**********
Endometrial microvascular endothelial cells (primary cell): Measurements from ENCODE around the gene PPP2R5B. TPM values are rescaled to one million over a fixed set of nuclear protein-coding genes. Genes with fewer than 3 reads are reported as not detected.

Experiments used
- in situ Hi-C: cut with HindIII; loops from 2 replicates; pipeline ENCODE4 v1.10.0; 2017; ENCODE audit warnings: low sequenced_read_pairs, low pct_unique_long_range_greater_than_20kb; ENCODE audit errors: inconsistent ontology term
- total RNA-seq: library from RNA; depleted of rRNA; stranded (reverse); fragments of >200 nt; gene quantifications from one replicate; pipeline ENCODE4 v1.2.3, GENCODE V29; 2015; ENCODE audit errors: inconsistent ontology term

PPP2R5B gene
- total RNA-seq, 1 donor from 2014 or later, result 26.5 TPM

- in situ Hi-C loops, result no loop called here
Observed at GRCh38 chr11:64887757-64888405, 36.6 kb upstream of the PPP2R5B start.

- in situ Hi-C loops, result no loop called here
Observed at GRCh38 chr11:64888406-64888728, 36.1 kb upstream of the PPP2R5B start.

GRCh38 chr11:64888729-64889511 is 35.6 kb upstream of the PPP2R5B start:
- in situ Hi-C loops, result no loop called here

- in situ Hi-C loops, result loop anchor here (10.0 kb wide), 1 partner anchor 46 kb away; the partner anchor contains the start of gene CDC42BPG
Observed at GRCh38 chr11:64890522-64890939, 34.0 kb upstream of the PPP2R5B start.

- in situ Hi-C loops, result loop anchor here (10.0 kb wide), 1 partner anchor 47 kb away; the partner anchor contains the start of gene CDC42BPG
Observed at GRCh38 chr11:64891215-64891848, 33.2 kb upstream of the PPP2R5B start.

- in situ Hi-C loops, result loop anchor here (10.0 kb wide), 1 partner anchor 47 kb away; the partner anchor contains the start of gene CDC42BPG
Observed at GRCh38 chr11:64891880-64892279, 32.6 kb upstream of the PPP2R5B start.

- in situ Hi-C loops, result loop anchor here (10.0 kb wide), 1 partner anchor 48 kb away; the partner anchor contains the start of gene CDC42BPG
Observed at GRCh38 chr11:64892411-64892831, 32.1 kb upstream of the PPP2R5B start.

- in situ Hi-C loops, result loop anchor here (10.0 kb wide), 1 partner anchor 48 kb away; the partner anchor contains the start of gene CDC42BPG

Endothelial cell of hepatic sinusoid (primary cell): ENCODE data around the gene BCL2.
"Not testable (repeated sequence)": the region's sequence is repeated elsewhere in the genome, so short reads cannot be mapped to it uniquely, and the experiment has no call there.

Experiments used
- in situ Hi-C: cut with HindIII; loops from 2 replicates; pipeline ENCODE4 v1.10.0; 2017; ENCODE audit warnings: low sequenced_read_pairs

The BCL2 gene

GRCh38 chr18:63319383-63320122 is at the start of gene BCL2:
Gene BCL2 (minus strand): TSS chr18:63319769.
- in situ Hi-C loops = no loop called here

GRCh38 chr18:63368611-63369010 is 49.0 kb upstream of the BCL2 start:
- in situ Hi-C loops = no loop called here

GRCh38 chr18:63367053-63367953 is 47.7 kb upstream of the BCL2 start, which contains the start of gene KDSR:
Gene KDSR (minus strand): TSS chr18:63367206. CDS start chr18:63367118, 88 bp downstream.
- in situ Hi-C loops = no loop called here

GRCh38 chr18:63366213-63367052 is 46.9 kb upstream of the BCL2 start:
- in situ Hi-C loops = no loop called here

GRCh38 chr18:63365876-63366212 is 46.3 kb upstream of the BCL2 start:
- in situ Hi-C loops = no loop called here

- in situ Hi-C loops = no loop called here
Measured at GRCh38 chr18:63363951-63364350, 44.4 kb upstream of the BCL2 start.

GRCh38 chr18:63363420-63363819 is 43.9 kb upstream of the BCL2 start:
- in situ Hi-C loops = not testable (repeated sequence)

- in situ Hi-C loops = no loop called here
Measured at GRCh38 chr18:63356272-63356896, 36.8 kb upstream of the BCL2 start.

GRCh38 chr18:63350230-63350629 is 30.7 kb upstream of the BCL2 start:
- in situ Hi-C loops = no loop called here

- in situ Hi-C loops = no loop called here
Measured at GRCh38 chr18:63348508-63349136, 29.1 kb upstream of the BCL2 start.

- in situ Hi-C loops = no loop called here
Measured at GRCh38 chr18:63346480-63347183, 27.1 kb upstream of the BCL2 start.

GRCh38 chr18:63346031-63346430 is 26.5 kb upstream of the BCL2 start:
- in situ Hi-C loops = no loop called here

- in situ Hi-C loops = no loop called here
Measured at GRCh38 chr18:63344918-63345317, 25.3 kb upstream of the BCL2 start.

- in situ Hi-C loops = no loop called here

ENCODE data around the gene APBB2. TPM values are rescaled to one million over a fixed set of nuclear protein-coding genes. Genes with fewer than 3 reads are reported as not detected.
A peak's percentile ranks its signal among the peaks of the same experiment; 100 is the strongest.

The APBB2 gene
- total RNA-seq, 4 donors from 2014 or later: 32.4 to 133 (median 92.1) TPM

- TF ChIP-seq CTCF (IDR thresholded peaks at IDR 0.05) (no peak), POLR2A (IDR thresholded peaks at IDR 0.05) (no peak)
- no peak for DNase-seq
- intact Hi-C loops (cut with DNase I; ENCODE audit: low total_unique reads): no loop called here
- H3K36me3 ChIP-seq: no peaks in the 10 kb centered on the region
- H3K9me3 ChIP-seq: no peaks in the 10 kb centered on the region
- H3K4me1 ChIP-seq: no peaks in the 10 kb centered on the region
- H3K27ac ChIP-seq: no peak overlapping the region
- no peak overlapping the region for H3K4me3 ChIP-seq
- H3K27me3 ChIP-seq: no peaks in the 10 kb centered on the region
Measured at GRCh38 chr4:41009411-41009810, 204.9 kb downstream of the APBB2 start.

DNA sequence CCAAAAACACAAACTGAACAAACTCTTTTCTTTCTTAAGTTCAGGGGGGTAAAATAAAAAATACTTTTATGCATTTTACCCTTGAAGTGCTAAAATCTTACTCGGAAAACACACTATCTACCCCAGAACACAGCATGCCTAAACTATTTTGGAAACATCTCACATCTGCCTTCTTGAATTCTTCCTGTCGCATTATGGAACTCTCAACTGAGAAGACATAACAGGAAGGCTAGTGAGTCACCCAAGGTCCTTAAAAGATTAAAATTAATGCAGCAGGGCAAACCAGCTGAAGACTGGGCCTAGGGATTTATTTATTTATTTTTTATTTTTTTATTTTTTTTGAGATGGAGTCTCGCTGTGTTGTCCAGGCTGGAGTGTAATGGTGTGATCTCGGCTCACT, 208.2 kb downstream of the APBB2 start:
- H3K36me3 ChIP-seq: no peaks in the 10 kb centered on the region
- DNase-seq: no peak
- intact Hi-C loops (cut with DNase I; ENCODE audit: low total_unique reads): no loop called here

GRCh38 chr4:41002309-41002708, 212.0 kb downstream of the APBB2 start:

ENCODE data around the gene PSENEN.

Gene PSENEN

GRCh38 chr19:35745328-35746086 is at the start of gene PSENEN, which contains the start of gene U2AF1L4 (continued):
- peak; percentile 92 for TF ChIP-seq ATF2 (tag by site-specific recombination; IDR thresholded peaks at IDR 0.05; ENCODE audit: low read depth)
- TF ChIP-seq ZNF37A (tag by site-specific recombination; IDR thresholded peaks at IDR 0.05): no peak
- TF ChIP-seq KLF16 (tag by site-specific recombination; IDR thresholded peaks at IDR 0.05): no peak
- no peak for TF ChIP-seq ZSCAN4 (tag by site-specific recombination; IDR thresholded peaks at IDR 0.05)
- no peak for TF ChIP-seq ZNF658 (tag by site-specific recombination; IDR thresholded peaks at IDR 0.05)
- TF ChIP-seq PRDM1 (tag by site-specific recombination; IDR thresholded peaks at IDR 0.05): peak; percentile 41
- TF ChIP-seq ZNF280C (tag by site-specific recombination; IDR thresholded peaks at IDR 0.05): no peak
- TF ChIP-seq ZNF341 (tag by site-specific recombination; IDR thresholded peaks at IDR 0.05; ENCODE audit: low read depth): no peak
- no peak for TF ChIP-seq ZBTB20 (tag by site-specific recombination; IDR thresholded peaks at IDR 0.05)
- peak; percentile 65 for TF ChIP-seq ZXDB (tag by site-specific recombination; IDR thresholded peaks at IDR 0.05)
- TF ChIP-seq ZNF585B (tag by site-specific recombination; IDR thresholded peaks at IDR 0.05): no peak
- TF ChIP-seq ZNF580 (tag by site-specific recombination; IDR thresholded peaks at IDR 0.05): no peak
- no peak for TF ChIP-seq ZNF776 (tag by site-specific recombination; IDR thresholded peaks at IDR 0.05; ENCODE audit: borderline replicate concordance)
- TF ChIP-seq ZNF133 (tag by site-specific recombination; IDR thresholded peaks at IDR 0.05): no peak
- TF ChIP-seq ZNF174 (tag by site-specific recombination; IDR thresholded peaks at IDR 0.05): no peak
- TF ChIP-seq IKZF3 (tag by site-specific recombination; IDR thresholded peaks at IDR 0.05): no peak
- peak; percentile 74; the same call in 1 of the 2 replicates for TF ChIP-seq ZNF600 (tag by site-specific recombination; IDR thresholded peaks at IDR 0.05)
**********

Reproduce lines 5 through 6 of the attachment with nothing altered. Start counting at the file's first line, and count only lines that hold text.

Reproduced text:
PPP2R5B gene
- total RNA-seq, 1 donor from 2014 or later, result 26.5 TPM